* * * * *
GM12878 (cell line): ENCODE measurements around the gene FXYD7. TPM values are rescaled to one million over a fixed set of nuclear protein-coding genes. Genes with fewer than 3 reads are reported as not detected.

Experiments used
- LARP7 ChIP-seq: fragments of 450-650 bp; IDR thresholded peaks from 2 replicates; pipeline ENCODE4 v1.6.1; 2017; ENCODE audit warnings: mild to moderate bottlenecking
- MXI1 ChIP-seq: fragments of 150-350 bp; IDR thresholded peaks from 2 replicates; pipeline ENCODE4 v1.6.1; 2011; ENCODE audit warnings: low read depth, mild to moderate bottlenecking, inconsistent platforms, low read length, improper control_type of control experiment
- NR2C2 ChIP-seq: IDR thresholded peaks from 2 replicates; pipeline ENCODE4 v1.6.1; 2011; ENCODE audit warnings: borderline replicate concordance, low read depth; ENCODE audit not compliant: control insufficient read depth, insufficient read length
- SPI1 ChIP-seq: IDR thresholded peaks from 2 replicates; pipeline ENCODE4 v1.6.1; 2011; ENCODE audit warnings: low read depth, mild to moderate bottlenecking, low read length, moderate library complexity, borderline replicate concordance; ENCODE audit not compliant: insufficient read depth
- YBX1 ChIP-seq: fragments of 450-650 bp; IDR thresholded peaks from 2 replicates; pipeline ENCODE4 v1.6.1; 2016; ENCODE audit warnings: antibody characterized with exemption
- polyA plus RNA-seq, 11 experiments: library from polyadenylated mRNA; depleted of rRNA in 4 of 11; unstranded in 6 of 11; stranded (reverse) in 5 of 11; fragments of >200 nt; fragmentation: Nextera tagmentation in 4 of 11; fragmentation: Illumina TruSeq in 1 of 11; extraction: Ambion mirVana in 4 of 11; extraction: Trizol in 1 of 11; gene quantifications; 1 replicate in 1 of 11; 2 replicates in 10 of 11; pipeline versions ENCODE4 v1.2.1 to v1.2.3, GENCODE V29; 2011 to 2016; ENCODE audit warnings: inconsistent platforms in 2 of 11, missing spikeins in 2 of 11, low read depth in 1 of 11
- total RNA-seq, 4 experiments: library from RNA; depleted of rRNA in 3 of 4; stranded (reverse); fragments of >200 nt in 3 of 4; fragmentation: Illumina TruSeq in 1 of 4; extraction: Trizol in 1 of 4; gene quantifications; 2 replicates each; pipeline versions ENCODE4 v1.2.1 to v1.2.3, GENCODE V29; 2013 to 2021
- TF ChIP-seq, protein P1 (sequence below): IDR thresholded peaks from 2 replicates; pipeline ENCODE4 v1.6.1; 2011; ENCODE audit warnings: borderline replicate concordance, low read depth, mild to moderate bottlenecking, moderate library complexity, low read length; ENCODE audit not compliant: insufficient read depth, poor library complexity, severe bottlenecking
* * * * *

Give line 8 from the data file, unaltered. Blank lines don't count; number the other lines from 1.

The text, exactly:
- polyA plus RNA-seq, 11 experiments: library from polyadenylated mRNA; depleted of rRNA in 4 of 11; unstranded in 6 of 11; stranded (reverse) in 5 of 11; fragments of >200 nt; fragmentation: Nextera tagmentation in 4 of 11; fragmentation: Illumina TruSeq in 1 of 11; extraction: Ambion mirVana in 4 of 11; extraction: Trizol in 1 of 11; gene quantifications; 1 replicate in 1 of 11; 2 replicates in 10 of 11; pipeline versions ENCODE4 v1.2.1 to v1.2.3, GENCODE V29; 2011 to 2016; ENCODE audit warnings: inconsistent platforms in 2 of 11, missing spikeins in 2 of 11, low read depth in 1 of 11